Several comments have come in concerning the entry directly below (if you haven't read the entry, shame!) concerning Robert Masello's clever little book, Robert's Rules of Writing. TG has found that most folks don't bother to click on the comments button at the end of each piece, so we'll address these issues here.
First of all, Mr. Masello has learned that TG has been talking about him, and sent the following:
"I'd like to express my gratitude to the Thriller Guy for the fantastic, and unexpected, plug of Robert's Rules of Writing. But TG -- you are too kind. While I do meet my deadlines and write everyday, I have refused to take on some work, and I do bitch from time to time. (Ask my wife.) Once or twice, I turned down jobs ghost-writing books for obvious charlatans (one of whom claimed to be the head of an institute, which was, in fact, her empty storage shed) and on another occasion, I passed on writing a roll of toilet paper -- each sheet was to offer its own very brief anecdote. Even then (I think I was twenty-two) I considered myself above such stuff and hoped to preserve my name for later fame.
“As for the bitching . . . if there's a writer who doesn't, I haven't met him or her. (Nor, in all probability, would I want to.) If a writer's career has gone that smoothly, and if he or she is above sniping, moaning, quibbling and cursing, then that writer is far too good to know the likes of me."
You misunderstood, Robert, TG meant that you seemed to be a guy who didn't bitch to those who have hired you to do a piece of writing. Those of us who are continually scrabbling around for writing gigs know that the client may not be right, but if he/she is giving notes on a piece that he/she is paying for, a real working writer should smile politely and then do anything he/she can do to either address the client's concerns or trick the client into thinking their concerns have been addressed. In other words, shut up and rewrite the piece. As for regular writer bitching, well, have at it. TG is known for bitching about the writing life and encourages anyone else who has a peeve or gripe to send 'em in and we'll all join in the fray. (Say, Robert, just between you and TG, do you still have the address for that toilet paper gig?)
Another commenter, eagle-eyed Marlene writes:
“TG wrote: “Robert is encouraged to write in if he feels wronged or abused in any way. Other writers are encouraged...”
First writing rule for TG and everyone else: Never write in the passive voice!”
Ouch, Marlene! But you are quite right, and TG hangs his head in shame. It should have been: “Robert, write in if you feel wronged..., Others, send us your tips..." At least I think that's correct. Marlene?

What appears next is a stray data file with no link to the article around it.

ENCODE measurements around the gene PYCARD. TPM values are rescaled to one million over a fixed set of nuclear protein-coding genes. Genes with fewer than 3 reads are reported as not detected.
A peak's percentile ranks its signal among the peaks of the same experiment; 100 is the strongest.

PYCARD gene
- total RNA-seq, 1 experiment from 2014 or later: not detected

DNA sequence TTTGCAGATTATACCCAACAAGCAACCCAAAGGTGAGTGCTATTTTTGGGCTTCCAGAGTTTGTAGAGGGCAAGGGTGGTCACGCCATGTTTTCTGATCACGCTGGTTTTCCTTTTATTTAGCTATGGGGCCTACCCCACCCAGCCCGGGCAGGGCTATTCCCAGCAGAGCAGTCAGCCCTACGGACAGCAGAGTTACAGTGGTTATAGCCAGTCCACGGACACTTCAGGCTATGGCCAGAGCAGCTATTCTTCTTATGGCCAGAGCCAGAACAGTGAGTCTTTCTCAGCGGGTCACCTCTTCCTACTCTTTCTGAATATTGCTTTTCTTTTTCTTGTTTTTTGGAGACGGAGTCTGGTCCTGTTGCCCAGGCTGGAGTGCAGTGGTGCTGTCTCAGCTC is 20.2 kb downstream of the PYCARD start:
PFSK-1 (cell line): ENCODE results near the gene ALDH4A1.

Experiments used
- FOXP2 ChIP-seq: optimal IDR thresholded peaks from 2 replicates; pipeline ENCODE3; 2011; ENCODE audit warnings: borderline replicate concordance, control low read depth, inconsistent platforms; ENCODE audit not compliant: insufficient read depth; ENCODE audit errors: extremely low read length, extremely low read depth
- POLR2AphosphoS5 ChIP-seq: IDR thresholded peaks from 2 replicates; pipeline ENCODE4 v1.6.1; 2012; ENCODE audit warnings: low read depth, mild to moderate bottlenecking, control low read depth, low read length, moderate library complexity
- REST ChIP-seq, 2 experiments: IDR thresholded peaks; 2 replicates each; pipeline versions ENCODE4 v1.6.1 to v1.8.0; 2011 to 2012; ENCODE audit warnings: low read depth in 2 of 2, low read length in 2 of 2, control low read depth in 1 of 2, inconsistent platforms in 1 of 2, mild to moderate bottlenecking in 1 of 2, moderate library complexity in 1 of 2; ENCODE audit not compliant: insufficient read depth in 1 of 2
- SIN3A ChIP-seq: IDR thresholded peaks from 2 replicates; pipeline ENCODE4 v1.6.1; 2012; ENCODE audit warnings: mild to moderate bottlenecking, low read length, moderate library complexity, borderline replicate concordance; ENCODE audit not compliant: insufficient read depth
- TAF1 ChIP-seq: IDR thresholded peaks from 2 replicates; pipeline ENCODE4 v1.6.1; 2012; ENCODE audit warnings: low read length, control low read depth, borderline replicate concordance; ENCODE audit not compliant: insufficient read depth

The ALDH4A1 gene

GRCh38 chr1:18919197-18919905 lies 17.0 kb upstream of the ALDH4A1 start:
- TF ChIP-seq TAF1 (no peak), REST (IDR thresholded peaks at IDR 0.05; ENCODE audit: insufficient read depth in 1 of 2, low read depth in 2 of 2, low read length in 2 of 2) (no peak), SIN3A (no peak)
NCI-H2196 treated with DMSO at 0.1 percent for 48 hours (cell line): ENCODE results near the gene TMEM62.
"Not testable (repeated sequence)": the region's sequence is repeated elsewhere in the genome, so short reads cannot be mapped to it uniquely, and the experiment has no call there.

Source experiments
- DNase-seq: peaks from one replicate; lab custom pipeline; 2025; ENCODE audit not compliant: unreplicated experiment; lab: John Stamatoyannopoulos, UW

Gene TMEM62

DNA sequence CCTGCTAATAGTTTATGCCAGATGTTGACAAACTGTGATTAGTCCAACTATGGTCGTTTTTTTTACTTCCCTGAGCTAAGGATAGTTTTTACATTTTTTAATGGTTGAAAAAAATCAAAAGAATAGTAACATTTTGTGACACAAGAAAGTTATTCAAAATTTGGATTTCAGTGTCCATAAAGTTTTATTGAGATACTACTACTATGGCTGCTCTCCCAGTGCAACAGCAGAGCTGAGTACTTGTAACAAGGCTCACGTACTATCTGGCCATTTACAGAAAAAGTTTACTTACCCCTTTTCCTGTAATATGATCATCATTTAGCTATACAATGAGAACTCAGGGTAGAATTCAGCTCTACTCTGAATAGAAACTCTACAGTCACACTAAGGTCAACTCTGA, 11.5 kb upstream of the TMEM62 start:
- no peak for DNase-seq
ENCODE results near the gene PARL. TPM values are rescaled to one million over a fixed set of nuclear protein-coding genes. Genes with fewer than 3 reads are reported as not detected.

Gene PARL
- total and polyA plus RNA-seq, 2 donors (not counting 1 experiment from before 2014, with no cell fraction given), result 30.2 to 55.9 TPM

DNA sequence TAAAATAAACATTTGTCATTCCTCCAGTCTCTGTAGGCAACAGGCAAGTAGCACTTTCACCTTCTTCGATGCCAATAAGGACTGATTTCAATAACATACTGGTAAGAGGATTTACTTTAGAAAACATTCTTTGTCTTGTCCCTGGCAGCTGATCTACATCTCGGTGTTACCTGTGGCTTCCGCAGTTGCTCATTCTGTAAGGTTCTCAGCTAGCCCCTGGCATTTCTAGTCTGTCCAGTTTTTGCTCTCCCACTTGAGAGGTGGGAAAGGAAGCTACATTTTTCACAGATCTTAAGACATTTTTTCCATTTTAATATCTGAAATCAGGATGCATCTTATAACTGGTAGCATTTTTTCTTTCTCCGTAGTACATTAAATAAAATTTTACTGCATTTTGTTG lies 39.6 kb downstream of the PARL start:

A good discussion of passive voice can be found here.
In short, don't use any form of the pesky “to be” (is, was, are, am, were, etc.) followed by a past participle, unless you want Marlene on your ass, pronto.
And this in from Anonymous: “I hate to say this, but regarding rule #2: Pen pals? That's so old school. Isn't that just an old-fashioned reference to what's now referred to as "blogs"? Aren't you just writing to all your "friendly pen pals" out in the ethernet?”
Hmmmm. I think there's something of a disconnect here, and yet Anonymous makes an interesting point. If I can speak for Robert, (Robert, if you're out there, feel free to speak for yourself.) Robert's Rules ( at least it seems to me) are structured so that the tips sort of start from a new writer's beginning efforts and work toward a new writer's finished product. Many times when fledgling writers (they're so cute) gather at TG's knee, they always ask some variation of that eternal question: “Where do you get your ideas, sir?” By which they mean where do you get your ideas so they can go there and get some ideas of their own. Robert is suggesting when he says write a pen pal, that one should write someone they like about something that has happened to them, or something that they are interested in, and by doing so they can find themselves a subject that might be interesting for them to write about in other venues.
So lighten up, Anonymous!
But there is the interesting point Anonymous brings up about bloggers. When blogging, one writes, in a public way, about things that one is interested in. And by extension, doing so would point up themes that the blogger might exploit for more economic outlets. (Anyone out there have any tips how TG could make some money off this blog? Advertisers are welcomed.) We've all read stories about how various bloggers have been able to expand their blogs into published books. Robert Masello, when you write the next edition of your Rules will you include blogging in some way?
And to answer Anonymous's snarky question, “Aren't you just writing to all your “friendly pen pals” out in the ethernet?”
I certainly hope so.